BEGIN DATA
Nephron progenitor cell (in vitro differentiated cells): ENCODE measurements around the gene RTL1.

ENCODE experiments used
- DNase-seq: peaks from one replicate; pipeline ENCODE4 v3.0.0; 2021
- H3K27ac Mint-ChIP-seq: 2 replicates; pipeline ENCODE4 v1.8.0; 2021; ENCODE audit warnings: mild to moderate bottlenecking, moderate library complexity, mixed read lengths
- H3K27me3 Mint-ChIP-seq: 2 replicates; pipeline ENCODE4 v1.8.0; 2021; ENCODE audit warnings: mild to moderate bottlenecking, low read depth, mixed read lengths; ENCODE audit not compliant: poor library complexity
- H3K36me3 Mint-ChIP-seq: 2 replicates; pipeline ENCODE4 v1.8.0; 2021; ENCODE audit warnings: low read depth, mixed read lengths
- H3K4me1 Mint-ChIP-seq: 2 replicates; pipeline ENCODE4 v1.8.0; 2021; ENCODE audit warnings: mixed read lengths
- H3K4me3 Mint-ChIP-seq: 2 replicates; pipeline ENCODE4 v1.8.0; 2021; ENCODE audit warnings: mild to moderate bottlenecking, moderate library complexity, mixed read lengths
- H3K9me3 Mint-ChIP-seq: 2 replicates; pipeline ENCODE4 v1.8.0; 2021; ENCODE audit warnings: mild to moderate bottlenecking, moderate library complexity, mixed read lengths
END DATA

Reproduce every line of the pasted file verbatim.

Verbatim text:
Nephron progenitor cell (in vitro differentiated cells): ENCODE measurements around the gene RTL1.

ENCODE experiments used
- DNase-seq: peaks from one replicate; pipeline ENCODE4 v3.0.0; 2021
- H3K27ac Mint-ChIP-seq: 2 replicates; pipeline ENCODE4 v1.8.0; 2021; ENCODE audit warnings: mild to moderate bottlenecking, moderate library complexity, mixed read lengths
- H3K27me3 Mint-ChIP-seq: 2 replicates; pipeline ENCODE4 v1.8.0; 2021; ENCODE audit warnings: mild to moderate bottlenecking, low read depth, mixed read lengths; ENCODE audit not compliant: poor library complexity
- H3K36me3 Mint-ChIP-seq: 2 replicates; pipeline ENCODE4 v1.8.0; 2021; ENCODE audit warnings: low read depth, mixed read lengths
- H3K4me1 Mint-ChIP-seq: 2 replicates; pipeline ENCODE4 v1.8.0; 2021; ENCODE audit warnings: mixed read lengths
- H3K4me3 Mint-ChIP-seq: 2 replicates; pipeline ENCODE4 v1.8.0; 2021; ENCODE audit warnings: mild to moderate bottlenecking, moderate library complexity, mixed read lengths
- H3K9me3 Mint-ChIP-seq: 2 replicates; pipeline ENCODE4 v1.8.0; 2021; ENCODE audit warnings: mild to moderate bottlenecking, moderate library complexity, mixed read lengths